What Is The Wholesale E-Rupee And Why Do We Need It? BQ Explains
The successful introduction of a wholesale CBDC will likely absorb risk from the financial system and boost market liquidity.
On an average day in October, government bonds worth over Rs 35,000 crore were traded on Indian markets. However, these transactions were settled on 'T+1' basis, meaning the transaction is only completed a full day after the trade is logged.
That could be in for an overhaul, with settlement done instantly, if the digital money that the RBI has been quietly tinkering with succeeds.
Even though most people don't deal with inter-bank transactions in government securities very often, the wholesale central bank digital currency is likely to have a systemic effect.
Instant settlement will absorb risk from the financial system and could boost market liquidity as well. But getting there will also involve a change in market participant behaviour that may very well have a teething clock, and some of the pains that come with it.
The ongoing pilot of India's wholesale central bank digital currency has been progressing smoothly, according to bank executives and people familiar with the pilot.
Government securities worth at least Rs 200 crore were traded each day during the pilot's first week, a blockchain industry executive speaking on the condition of anonymity told BQ Prime.
While reducing settlement times is the immediate aim for the wholesale CBDC, the pilot is only the first step towards checking how well the digital money pipes work, according to a private banker familiar with the pilot.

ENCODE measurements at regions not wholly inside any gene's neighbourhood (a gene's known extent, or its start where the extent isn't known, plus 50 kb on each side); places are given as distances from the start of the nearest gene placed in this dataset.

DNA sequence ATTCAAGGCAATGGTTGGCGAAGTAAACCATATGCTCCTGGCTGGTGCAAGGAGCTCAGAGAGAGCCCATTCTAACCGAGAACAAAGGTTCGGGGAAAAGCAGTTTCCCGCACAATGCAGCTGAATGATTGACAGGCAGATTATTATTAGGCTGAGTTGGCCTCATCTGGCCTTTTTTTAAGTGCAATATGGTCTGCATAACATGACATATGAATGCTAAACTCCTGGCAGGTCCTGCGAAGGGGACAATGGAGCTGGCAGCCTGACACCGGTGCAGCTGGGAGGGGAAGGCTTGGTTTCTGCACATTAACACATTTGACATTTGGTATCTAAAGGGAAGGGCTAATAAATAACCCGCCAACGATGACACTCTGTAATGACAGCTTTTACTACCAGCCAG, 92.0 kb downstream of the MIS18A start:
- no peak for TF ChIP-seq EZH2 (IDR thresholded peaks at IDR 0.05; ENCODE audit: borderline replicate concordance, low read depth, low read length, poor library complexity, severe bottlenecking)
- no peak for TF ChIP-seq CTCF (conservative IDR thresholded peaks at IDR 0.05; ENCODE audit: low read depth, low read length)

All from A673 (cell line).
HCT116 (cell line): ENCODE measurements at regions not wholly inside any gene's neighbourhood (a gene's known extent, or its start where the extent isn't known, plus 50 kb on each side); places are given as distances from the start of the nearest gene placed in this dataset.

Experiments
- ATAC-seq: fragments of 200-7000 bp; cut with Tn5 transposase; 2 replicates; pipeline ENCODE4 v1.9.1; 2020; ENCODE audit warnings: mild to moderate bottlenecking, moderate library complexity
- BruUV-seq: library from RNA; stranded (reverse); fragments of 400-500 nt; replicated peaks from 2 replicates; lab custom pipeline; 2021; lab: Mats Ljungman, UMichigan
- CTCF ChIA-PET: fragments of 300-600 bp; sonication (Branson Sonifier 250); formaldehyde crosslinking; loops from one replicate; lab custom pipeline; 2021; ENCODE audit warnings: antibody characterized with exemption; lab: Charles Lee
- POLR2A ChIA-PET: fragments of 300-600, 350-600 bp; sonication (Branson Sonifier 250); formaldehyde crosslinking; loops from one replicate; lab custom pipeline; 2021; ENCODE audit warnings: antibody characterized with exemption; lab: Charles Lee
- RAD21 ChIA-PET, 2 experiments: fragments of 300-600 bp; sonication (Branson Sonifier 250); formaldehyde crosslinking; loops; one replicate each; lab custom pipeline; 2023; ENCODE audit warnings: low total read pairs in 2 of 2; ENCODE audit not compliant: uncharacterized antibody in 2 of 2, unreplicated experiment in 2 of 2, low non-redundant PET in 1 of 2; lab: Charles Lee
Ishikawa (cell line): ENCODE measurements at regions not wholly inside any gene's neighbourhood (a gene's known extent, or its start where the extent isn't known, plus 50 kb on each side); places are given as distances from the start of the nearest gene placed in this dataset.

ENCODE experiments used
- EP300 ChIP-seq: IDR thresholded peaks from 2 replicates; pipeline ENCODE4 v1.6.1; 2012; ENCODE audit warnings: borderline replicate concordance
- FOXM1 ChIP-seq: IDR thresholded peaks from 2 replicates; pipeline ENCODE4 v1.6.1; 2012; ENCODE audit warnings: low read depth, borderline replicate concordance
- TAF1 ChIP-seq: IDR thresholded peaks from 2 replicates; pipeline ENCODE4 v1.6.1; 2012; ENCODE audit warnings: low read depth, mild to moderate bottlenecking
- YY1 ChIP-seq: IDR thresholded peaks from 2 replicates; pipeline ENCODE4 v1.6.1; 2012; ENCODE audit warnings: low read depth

"Wholesale CBDC has the potential to transform the settlement systems for financial transactions and make them more efficient and secure," the RBI noted in its concept note released in October.
Making settlement instantaneous removes the need for settlement guarantee infrastructure, according to a person familiar with the pilot. This will not only reduce counter-party risk, but will also make the Clearing Corporation of India's job easier.
The CCIL clears and settles transactions in government securities and other assets.
The Transaction Flow
Settlement times have been compressing throughout history, easing from "T+5" in the 1960s to "T+2" or "T+1" currently, depending on the market.
The desire to reduce settlement times was also partly prompted by the Black Monday market crash of 1987, which demonstrated how extreme volatility can choke markets and leave transactional assets in the fray as brokers or counterparties go under.
Under the pilot, the CCIL's role is switched to more of a technology facilitator than a clearing house for trades. Here's how the transaction flow looks according to the banker familiar with the pilot:
A bank sends a request to the RBI via the National Payments Corporation of India to convert a specified amount of money from their main deposit with the central bank.
The banks then use a dedicated portal built by CCIL for the transactions which relies on a request for quote mechanism as opposed to the public broadcasting of a bid done currently.